| November 22, 1998 (1998-11-22)|
Twin Ring Motegi, Motegi, Japan
Permanent racing facility
1.5 mi (2.5 km)
201 laps, 311.3 mi (500.9 km)
Temperatures ranging between 5 °C (41 °F) and 10 °C (50 °F)
112.558 mph (181.145 km/h)
The Coca-Cola 500 was an exhibition NASCAR stock car race held on November 22, 1998, during the 1998 NASCAR Winston Cup Series season. The race took place on the Twin Ring Motegi oval course in the town of Motegi on the main Japanese island of Honshu. It was the third straight year that NASCAR held an exhibition race in Japan, previously hosting races on the Suzuka Circuit in 1996 and 1997. Teams from the Winston Cup Series, Busch Series, Craftsman Truck Series and Winston West Series made the trip to Japan to compete in the race. Four Japanese drivers entered the event, as well. The race was also the first in which Dale Earnhardt and his son, Dale Earnhardt Jr. competed against one another in a NASCAR race, driving Nos. 3 and 1 Chevrolets, respectively. The pole position was won by Jeremy Mayfield of Penske Racing South, while Mike Skinner of Richard Childress Racing won the race. Hendrick Motorsports' Jeff Gordon finished second, while Mayfield finished third.
Coca-Cola 500 (Motegi) Wikipedia
Located 60 miles (97 km) northeast of Tokyo, Twin Ring Motegi opened on August 1, 1997. In early 1998, plans to continue hosting the NASCAR Thunder 100 at Suzuka Circuit were cancelled, and as a result, the NASCAR race in Japan was moved to the 1.5 mi (2.4 km) Motegi oval. 28 cars traveled to Japan for the race, and a total of 31 drivers competed in the race, 13 from the Winston Cup Series, 11 from the Winston West Series, 2 from the Busch Series, 1 from the Craftsman Truck Series and 4 from Japan.
Qualifying took place on November 21. Jeremy Mayfield won the pole position for the race with a lap time of 35.116 seconds, and a speed of 158.799 miles per hour (255.562 km/h), his second pole of 1998. Three-time and reigning Cup champion Jeff Gordon qualified second with 35.122 seconds and 158.772 mph (255.519 km/h), followed by Mike Skinner with 35.162 seconds and 158.592 mph (255.229 km/h). Elliott Sadler and Darrell Waltrip, filling in for the injured Dale Jarrett, rounded out the top five, while Jeff Burton, Bill Elliott, Rusty Wallace, Dale Earnhardt Jr., and Lance Norick closed out the top ten.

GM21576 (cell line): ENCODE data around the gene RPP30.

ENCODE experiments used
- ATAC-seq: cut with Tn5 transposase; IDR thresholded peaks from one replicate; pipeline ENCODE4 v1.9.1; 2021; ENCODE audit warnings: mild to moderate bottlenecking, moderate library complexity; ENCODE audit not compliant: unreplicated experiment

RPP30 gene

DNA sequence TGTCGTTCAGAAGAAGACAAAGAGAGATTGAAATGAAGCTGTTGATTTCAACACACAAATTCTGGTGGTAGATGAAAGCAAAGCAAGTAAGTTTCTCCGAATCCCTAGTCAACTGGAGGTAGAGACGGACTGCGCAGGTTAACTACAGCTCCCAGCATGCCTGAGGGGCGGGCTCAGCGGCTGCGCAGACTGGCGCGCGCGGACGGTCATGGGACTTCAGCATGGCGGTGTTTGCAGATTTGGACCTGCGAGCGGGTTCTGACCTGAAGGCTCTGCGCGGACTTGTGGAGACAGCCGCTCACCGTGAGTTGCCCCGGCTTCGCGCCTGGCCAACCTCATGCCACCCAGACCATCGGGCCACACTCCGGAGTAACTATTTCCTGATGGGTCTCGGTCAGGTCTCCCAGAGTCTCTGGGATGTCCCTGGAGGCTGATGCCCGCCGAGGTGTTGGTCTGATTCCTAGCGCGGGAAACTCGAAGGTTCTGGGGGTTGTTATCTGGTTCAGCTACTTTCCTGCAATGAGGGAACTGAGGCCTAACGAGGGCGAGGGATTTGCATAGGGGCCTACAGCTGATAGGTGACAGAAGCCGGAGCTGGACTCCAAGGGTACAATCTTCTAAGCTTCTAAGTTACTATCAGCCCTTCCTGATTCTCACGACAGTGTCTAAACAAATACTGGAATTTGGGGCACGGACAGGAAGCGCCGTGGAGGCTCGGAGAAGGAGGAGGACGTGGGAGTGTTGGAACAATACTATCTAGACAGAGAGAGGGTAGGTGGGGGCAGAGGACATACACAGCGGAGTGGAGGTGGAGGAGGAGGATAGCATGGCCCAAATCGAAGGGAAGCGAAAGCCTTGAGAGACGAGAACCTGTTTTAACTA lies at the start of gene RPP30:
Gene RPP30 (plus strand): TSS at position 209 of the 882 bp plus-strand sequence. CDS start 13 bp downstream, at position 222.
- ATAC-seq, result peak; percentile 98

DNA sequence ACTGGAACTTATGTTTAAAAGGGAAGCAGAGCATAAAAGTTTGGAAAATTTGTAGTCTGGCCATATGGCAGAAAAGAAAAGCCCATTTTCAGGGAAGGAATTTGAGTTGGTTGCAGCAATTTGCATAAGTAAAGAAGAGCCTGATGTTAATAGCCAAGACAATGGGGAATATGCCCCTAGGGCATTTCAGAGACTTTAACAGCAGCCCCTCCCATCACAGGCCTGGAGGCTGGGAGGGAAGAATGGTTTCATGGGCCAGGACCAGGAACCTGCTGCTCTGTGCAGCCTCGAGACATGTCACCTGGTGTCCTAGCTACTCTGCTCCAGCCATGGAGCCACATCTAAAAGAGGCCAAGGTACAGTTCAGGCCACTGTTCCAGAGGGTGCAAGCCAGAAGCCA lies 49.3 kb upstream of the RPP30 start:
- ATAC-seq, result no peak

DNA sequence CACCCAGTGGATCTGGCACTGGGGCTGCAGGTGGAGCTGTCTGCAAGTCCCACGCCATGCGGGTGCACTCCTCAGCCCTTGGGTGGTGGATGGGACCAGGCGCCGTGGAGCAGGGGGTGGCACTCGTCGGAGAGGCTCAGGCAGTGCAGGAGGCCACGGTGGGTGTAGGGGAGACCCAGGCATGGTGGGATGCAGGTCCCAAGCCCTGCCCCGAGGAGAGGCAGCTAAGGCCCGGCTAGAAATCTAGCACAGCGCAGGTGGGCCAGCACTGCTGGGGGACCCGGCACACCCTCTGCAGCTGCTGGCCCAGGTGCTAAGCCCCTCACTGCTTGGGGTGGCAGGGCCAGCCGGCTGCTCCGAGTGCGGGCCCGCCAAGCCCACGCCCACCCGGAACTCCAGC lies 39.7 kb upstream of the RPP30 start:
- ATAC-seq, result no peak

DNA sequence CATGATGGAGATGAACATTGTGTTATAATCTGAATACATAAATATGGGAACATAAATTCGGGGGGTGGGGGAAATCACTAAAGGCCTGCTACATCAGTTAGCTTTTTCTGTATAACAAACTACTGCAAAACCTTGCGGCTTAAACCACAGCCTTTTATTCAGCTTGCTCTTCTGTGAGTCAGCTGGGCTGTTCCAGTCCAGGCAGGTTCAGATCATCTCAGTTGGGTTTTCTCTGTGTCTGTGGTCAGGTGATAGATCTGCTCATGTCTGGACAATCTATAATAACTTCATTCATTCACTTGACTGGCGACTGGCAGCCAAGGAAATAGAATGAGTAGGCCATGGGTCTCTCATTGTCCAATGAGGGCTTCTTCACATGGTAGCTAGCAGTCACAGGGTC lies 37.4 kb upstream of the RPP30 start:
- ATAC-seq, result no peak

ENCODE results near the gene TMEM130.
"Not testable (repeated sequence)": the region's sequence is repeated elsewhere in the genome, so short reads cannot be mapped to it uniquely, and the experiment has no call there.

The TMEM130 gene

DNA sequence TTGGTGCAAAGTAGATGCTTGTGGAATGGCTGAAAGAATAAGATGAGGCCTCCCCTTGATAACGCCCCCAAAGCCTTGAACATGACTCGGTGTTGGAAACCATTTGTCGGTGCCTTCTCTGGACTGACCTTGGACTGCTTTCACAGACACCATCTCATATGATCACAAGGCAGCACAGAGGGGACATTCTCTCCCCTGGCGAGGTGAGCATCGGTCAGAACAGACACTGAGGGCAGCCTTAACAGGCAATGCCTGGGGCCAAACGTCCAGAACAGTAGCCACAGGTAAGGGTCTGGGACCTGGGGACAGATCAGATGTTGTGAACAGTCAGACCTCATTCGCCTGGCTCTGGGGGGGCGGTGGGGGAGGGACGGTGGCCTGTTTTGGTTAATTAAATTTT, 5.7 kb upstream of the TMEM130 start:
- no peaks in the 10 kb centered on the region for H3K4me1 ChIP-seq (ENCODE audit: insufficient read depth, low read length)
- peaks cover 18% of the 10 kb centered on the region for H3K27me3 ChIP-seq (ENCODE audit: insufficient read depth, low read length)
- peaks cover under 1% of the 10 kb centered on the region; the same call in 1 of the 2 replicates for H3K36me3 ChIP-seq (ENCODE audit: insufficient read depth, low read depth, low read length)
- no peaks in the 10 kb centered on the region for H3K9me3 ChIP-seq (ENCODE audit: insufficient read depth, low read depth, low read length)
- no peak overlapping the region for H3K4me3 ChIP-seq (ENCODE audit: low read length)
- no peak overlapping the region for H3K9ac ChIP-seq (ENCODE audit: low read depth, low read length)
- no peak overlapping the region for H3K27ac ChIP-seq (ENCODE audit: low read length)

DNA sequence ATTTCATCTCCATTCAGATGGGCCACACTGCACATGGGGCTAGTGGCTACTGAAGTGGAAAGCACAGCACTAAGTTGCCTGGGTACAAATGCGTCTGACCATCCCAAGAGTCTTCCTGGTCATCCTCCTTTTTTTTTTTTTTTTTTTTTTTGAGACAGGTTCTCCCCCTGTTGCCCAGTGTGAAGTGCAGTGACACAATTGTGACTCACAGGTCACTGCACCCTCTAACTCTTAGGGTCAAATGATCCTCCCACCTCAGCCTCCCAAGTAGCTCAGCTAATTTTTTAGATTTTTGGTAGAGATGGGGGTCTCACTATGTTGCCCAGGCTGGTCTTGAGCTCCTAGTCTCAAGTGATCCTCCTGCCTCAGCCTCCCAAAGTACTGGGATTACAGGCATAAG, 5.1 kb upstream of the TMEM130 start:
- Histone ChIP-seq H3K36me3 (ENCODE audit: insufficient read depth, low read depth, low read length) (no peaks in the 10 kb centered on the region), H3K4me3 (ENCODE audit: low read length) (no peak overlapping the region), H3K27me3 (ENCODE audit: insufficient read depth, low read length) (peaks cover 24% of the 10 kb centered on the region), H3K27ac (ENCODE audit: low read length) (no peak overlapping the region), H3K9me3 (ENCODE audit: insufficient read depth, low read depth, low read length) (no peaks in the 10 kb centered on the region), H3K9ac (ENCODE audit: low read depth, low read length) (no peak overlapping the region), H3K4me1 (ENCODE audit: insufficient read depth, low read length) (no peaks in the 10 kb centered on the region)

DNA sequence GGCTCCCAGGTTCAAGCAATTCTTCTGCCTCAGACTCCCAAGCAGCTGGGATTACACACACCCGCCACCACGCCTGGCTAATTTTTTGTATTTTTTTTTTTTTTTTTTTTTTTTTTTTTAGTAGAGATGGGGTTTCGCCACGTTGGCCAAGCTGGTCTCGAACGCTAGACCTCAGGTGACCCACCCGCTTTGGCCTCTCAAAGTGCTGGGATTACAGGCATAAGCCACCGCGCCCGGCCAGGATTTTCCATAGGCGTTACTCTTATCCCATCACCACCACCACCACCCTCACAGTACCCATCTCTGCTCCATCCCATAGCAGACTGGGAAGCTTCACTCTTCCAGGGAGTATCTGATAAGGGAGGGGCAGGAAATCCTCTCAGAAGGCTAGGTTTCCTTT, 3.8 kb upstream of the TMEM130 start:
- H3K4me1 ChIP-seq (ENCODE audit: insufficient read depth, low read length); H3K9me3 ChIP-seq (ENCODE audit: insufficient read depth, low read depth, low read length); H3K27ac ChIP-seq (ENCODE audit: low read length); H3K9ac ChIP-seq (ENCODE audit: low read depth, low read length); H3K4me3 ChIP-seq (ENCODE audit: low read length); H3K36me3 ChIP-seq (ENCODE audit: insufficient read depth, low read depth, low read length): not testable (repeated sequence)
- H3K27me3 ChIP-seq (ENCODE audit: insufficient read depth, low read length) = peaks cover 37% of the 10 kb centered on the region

Although Jeremy Mayfield led the first lap, Jeff Gordon claimed the lead on the ensuing lap and led until lap 21, relinquishing first to Jeff Burton. From laps 28 to 49, the lead would be exchanged by Mike Skinner and Rusty Wallace, with Sterling Marlin, Burton and Mayfield also gaining the lead afterwards. Skinner, Wallace, Burton and Mayfield would all lead laps until lap 90, when Gordon took the lead, holding it for 49 laps. On lap 139, Dale Earnhardt took the lead, but Skinner passed him and Gordon on the following lap, and led for the remainder of the race, defeating Gordon by 0.153 seconds. Gordon, Mayfield, Burton and Wallace comprised the remainder of the top five, while Dale Earnhardt Jr., Bill Elliott, Dale Earnhardt, Sterling Marlin and Michael Waltrip finished in the top ten. Scott Gaylord was the highest-finishing Winston West driver, finishing 13th.
In the post-race press conference, NASCAR president Mike Helton stated that since the three-year Cup Series contract to run in Japan expired after the 1998 race, the Winston West Series would hold the event as the series' season-ending race in 1999; Kevin Richards won the race. However, due to high costs for transport to the event and poor attendance, the series did not return after the 1999 race. Later in the conference, Helton was asked whether Japanese manufacturer Honda would join NASCAR, but stated that it did not "have a motor that meets specifications for NASCAR racing."
The international exhibition race was later speculated to be moved to EuroSpeedway Lausitz in Germany. As of 2013, NASCAR has not expressed any interest in having its national series run an international exhibition race; senior vice president Steve O'Donnell stated, "We've had 20 groups approach us from China. But most of them are one-offs. We keep pushing back and saying we're going to do this but in a smart way. If you can show us how we build stock-car racing, that's something we want to pursue."